Immigration proposal will harm hospitality sector says tourism chief

Helen Peters, chief executive of Shakespeare's England.

New proposals aimed at slashing immigration after Brexit have been attacked by the CEO of Shakespeare’s England, who warns that such measures could hit the hospitality sector hard.

A government white paper on immigration last week raises the idea of a £30,000 minimum salary threshold for skilled migrants wishing to come to the UK.

The plan has drawn criticism from Helen Peters, CEO of Shakespeare’s England, the destination management organisation which promotes Stratford and the surrounding area.

She said: “Putting a £30,000 minimum threshold salary on skilled migrants is going to have a major impact on the tourism and hospitality sector right across the UK.

“If that requirement is adopted, it will provide companies in the sector with a huge, and possibly insurmountable, problem as so many staff come from within the EU and do not command salaries even approaching that level, yet, in their field, they are highly skilled.

“That problem is made worse by the fact that many regions – including ours – have virtually full employment so hiring of foreign nationals is not a choice it is a simple business necessity.

“Huge efforts are being made in Coventry and Warwickshire and around the UK to plug the tourism skills gap, but these initiatives take time to develop and will not magically solve problems overnight.

“We need to make it clear that the plan will have massive impact on tourism and that will have a ripple effect on the wider economy. Since 2010 tourism has been the fastest-growing sector in the economy, employs almost 10 per cent of the working population and account for around £3 million jobs in the UK.”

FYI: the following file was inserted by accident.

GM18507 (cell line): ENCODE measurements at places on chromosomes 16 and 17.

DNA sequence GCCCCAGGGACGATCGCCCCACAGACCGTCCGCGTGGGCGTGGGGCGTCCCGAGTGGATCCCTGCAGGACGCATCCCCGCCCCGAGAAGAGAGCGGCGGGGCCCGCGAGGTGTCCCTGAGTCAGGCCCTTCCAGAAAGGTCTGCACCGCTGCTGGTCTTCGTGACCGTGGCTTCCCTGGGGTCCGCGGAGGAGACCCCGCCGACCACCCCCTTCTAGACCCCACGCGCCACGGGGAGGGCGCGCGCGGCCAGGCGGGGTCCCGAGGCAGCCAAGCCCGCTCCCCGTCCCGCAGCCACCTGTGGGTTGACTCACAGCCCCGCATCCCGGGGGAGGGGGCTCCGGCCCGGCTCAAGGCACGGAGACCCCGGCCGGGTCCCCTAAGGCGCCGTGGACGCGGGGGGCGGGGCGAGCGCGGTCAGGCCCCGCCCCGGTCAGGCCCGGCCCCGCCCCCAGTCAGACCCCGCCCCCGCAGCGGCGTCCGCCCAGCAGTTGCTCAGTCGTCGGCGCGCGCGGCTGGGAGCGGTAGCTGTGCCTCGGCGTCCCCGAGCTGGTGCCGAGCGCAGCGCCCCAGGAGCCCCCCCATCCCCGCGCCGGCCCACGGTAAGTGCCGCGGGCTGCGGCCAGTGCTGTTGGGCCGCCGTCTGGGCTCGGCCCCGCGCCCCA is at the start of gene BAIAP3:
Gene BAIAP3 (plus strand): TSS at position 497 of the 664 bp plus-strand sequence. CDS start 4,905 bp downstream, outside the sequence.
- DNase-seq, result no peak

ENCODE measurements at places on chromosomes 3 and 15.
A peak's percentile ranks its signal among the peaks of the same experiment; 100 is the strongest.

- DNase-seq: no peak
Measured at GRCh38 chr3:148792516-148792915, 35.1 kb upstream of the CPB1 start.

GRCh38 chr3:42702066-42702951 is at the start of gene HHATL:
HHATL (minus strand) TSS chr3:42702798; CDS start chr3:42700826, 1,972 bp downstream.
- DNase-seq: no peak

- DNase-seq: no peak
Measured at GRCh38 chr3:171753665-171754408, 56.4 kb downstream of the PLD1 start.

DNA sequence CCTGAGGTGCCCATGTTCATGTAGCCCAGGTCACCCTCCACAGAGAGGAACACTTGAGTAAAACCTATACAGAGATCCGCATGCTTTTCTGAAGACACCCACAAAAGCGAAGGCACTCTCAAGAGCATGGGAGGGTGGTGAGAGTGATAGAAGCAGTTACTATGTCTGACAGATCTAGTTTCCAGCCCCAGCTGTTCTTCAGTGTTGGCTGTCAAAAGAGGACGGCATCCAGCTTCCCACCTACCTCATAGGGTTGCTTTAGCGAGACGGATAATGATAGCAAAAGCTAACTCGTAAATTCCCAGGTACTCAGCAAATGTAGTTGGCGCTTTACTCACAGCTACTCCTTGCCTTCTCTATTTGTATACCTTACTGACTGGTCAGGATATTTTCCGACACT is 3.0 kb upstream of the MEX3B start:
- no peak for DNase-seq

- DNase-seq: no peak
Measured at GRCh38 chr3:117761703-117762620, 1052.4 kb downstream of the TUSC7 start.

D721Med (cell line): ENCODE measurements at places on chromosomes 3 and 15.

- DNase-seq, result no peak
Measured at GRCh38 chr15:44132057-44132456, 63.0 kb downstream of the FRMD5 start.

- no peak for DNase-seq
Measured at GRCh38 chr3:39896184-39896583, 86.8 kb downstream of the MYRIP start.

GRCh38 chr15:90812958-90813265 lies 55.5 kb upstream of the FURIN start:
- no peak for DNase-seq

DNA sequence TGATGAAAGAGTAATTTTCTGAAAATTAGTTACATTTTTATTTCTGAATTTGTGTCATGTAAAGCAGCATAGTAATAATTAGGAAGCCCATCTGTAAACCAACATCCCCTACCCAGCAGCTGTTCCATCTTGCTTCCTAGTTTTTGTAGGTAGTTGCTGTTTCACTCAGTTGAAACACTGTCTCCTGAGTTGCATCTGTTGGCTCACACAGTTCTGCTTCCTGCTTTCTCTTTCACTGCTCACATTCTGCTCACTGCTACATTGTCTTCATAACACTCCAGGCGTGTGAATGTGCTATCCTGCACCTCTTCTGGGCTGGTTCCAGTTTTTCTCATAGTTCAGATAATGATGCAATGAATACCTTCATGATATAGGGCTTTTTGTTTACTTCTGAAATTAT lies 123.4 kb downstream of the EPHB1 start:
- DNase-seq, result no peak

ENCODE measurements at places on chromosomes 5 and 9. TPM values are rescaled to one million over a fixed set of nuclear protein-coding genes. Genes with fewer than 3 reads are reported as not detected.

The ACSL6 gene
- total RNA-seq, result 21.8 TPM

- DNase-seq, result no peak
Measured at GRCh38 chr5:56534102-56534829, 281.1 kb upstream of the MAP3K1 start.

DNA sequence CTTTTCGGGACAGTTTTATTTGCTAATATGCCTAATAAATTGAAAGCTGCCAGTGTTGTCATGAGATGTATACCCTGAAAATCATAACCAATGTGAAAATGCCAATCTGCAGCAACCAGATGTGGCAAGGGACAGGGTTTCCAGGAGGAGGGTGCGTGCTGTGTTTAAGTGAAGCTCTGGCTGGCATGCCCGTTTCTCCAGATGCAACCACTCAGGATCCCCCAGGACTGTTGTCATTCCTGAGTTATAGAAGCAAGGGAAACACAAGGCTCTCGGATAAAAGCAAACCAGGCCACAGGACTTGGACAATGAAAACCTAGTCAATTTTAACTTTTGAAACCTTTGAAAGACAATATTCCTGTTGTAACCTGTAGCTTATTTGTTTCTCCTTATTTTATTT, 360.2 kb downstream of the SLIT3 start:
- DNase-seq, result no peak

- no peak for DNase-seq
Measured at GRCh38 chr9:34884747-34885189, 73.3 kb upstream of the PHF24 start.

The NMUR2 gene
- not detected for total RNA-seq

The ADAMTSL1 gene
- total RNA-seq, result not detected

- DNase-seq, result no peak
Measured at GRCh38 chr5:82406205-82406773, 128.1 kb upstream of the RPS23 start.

This week there was criticism of Stratford District Council for failing to hold a vote on whether to support a ‘people’s vote’ on Brexit, following a petition signed by more than 1,000 local residents urging the authority to consider the idea.

  • wicked messenger

    Or to put it another way, the supply of cheap, exploited labour is about to dry up….

  • 1jamessmith1

    The area has full employment. Really!!! Why is it then that any time I go past CV37-Welfare office people are all ways going in or out, that look like job seekers. Also if there aren’t people looking for jobs why do so many tourist related vacancies say pay meets national minimum wage

  • 1jamessmith1

    Zero hour contracts and a general refusal to pay proper living wages will harm hospitality sector a lot more. Why should others pay to subsidize low wages in the hospitality industry? Council tax assistance and other in work welfare has to be paid for by others